Castle ruins
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Panoramic photo by Bohdan Repetylo EXPERT Taken 13:26, 26/10/2009 - Views loading...


Castle ruins

The World > Europe > Ukraine

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Its original timber fortifications, first mentioned in 1448, were destroyed by the invading Turks in the late 15th century. A more secure stone fort, intended to defend the Bârlad Road from Lviv to Romania, was built in Stare Selo in the 1580s. Those walls were breached and rendered useless by Khmelnytsky's Cossacks during the Siege of Lviv in 1648.

The existing fortress, almost triangular in shape, with 15-metre high walls and a ceremonial gate on the south side, was commissioned by Prince Władysław Dominik Zasławski, one of the last members of the Ostrogski family. The citadel was erected in 1649-54 and formerly contained the palatial residence of Prince Zaslawski, one of the richest landowners of Eastern Europe and brother-in-law of King John III Sobieski.

After Prince Zaslawski died in Stare Selo in 1656, the fortress gradually fell into disrepair, although it successfully withstood a siege by the Turks in 1674.

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This panorama was taken in Ukraine, Europe

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Europe is generally agreed to be the birthplace of western culture, including such legendary innovations as the democratic nation-state, football and tomato sauce.

The word Europe comes from the Greek goddess Europa, who was kidnapped by Zeus and plunked down on the island of Crete. Europa gradually changed from referring to mainland Greece until it extended finally to include Norway and Russia.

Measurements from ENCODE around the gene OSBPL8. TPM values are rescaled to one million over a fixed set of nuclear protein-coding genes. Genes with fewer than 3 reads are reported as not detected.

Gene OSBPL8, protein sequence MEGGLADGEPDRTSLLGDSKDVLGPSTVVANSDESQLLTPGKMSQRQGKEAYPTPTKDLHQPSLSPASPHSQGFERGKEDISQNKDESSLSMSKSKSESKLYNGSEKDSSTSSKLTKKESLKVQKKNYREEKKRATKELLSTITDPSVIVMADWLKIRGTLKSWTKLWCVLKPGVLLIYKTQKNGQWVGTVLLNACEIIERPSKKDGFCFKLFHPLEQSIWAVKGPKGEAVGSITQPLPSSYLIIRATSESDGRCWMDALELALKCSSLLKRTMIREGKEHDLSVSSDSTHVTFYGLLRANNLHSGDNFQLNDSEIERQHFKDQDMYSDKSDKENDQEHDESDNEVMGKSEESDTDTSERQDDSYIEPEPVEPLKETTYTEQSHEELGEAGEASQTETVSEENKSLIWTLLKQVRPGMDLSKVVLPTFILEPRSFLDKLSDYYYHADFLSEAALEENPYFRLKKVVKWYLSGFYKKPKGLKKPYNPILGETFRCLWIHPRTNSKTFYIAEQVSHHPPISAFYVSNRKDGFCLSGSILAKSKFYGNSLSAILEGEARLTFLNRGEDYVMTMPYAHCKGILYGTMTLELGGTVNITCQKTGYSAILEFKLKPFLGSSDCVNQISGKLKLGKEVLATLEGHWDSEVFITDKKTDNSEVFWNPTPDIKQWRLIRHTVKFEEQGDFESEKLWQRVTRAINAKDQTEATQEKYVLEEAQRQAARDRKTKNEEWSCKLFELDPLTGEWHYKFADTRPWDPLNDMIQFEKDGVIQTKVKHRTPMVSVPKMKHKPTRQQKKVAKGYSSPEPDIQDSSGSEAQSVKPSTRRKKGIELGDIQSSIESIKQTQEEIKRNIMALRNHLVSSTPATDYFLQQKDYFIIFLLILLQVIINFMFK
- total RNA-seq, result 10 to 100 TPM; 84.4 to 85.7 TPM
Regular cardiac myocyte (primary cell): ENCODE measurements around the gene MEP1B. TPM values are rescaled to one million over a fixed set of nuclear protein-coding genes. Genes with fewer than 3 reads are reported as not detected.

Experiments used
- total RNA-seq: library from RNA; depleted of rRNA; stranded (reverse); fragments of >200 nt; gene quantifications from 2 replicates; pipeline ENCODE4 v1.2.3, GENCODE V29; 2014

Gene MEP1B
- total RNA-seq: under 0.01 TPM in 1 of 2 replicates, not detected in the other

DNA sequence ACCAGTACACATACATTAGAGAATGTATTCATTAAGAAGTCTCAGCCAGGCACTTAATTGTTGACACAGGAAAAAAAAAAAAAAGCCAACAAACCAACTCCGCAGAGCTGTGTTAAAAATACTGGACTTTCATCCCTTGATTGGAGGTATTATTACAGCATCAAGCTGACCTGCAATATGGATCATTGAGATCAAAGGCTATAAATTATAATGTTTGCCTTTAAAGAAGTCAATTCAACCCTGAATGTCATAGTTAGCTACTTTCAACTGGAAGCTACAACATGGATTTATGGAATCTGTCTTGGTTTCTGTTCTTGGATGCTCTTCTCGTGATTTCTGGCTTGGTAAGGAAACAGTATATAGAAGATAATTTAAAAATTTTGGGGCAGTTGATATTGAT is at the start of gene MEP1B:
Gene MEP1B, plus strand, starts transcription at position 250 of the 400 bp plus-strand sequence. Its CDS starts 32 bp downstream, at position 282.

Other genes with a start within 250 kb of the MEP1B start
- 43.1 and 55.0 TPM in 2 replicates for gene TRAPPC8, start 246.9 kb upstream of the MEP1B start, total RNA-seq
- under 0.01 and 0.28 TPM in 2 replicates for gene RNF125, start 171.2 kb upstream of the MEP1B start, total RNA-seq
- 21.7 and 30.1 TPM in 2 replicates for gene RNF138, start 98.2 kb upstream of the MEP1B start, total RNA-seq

Don't be confused that Europe is called a continent without looking like an island, the way the other continents do. It's okay. The Ural mountains have steadily been there to divide Europe from Asia for the last 250 million years. Russia technically inhabits "Eurasia".

Europe is presently uniting into one political and economic zone with a common currency called the Euro. The European Union originated in 1993 and is now composed of 27 member states. Its headquarters is in Brussels, Belgium.

Do not confuse the EU with the Council of Europe, which has 47 member states and dates to 1949. These two bodies share the same flag, national anthem, and mission of integrating Europe. The headquarters of the Council are located in Strasbourg, France, and it is most famous for its European Court of Human Rights.

In spite of these two bodies, there is still no single Constitution or set of laws applying to all the countries of Europe. Debate rages over the role of the EU in regards to national sovereignty. As of January 2009, the Lisbon Treaty is the closest thing to a European Constitution, yet it has not been approved by all the EU states. 

Text by Steve Smith.

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